Johannesburg - The Gauteng health department has had more of its furniture seized to settle debts owed to companies, the DA said on Tuesday.
"The furniture removal man said he has got instructions to take what he has to take. There's chairs, computers, fans and there is even a fridge. It is ridiculous," DA Gauteng spokesperson for health Jack Bloom said.
Bloom said the DA was still unsure which company had been granted the summons by the Sheriff of the Court to attach the assets.
Bloom said he received information from Gauteng Health MEC Gwen Ramokgopa who was replying to a question at a sitting of the legislature on Tuesday. Ramokgopa said the department owed 1 576 companies more than R3.7bn.
"You've got a situation here where hundreds of companies are not paid. There are lawyers looking for payments for medical negligence. I can't tell you exactly who is behind this one," Bloom said.
According to Bloom, the Sheriff is a regular visitor to the department.
Phone lines cut
In August, the Sheriff of the Court removed two truckloads of furniture to force payment of R6.2m for medical negligence.
The equipment included 400 computers, 50 printers, 400 desks, 600 chairs, 200 filing cabinets, 10 fridges, 10 microwaves and three lounge suites.
Bloom said at the time that the action was brought by O Joubert Attorneys, acting on behalf of a child who suffered brain damage when she was born at the Pholosong Hospital in December 2009.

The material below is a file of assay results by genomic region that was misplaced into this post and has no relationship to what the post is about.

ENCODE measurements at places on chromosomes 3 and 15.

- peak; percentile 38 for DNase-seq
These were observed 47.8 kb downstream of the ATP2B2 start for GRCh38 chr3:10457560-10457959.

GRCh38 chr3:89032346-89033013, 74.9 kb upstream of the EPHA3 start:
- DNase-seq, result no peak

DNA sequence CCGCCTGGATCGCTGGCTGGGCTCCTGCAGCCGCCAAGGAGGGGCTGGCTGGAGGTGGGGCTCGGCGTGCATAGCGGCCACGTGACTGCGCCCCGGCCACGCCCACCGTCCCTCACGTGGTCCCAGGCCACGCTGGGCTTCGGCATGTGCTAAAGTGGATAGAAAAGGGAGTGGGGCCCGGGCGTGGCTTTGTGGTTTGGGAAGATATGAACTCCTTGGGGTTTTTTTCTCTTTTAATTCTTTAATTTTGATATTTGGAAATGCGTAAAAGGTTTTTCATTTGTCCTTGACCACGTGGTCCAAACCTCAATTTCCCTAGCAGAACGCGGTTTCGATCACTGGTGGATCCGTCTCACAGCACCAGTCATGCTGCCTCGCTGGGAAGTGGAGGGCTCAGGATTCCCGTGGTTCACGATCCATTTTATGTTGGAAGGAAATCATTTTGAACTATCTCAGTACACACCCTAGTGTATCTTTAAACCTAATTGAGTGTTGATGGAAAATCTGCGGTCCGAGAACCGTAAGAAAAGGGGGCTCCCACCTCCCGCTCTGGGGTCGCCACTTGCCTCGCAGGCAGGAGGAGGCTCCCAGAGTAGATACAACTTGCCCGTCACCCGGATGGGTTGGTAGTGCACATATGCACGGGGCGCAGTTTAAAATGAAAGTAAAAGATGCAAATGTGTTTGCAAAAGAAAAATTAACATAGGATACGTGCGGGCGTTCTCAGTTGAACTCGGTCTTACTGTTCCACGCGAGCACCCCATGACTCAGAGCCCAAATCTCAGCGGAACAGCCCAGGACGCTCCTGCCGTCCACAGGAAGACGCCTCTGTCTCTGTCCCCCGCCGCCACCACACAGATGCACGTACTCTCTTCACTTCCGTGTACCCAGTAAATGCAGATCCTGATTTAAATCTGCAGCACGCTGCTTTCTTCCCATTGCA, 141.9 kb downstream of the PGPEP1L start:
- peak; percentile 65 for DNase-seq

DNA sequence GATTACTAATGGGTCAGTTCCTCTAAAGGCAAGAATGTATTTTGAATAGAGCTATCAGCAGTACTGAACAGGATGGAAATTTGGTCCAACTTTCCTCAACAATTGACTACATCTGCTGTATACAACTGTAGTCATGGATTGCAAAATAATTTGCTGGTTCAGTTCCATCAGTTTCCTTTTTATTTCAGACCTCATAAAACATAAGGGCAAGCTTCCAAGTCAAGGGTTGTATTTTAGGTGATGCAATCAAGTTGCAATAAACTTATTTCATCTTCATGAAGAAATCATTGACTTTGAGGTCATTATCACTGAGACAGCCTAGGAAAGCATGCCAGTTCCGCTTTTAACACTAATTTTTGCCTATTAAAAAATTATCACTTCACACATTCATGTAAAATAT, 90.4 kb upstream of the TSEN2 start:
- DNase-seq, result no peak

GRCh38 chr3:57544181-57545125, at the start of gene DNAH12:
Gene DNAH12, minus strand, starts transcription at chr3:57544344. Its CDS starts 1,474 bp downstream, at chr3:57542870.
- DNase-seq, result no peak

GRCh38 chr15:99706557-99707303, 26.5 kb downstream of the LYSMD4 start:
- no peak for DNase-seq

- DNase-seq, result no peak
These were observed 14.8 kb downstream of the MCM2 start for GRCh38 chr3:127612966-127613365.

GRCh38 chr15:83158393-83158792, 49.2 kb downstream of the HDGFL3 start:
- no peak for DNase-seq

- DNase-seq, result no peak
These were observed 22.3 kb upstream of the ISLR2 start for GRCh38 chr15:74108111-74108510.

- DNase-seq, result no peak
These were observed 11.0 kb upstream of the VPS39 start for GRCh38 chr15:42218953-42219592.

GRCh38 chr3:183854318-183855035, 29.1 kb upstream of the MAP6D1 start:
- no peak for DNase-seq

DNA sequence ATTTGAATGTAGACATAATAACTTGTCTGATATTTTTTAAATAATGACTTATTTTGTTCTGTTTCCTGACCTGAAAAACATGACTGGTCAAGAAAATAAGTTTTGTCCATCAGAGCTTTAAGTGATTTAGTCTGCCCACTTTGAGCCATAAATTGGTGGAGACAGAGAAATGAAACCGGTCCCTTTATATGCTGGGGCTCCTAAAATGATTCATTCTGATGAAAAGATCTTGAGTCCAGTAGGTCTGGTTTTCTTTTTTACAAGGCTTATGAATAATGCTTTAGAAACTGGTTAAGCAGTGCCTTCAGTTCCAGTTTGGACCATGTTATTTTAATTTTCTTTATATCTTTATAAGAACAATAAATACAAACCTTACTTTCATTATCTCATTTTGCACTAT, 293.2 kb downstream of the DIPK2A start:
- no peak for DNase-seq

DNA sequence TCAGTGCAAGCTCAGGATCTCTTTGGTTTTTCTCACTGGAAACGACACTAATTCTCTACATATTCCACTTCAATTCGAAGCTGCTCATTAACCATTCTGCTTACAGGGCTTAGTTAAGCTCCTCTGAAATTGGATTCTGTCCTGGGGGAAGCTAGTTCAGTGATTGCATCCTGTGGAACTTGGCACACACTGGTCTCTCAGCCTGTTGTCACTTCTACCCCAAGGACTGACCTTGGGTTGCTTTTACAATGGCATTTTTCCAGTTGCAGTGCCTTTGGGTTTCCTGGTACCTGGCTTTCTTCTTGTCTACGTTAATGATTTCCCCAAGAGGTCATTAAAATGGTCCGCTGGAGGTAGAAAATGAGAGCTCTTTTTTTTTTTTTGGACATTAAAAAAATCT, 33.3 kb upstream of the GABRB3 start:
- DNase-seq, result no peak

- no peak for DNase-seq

READ: Sheriff seizes '2 truckloads' of furniture, equipment from Gauteng health dept - DA
In September, Telkom cut telephone lines to the Gauteng health department's head office for outstanding payments.
Gauteng department of health acting spokesperson Lesemang Matuka confirmed to News24 that furniture was attached by the Sheriff.
Matuka said officials were told by Ramokgopa that the department was facing financial difficulties.
He said the financial crisis was due to the increasing burden of disease, annual population growth and migration, the increasing number of medical claims, unfunded mandates and the increasing number of uninsured sicknesses due to the economic climate.
"There has been a financial committee established at provincial level to look at the financial issues at the department," Matuka said.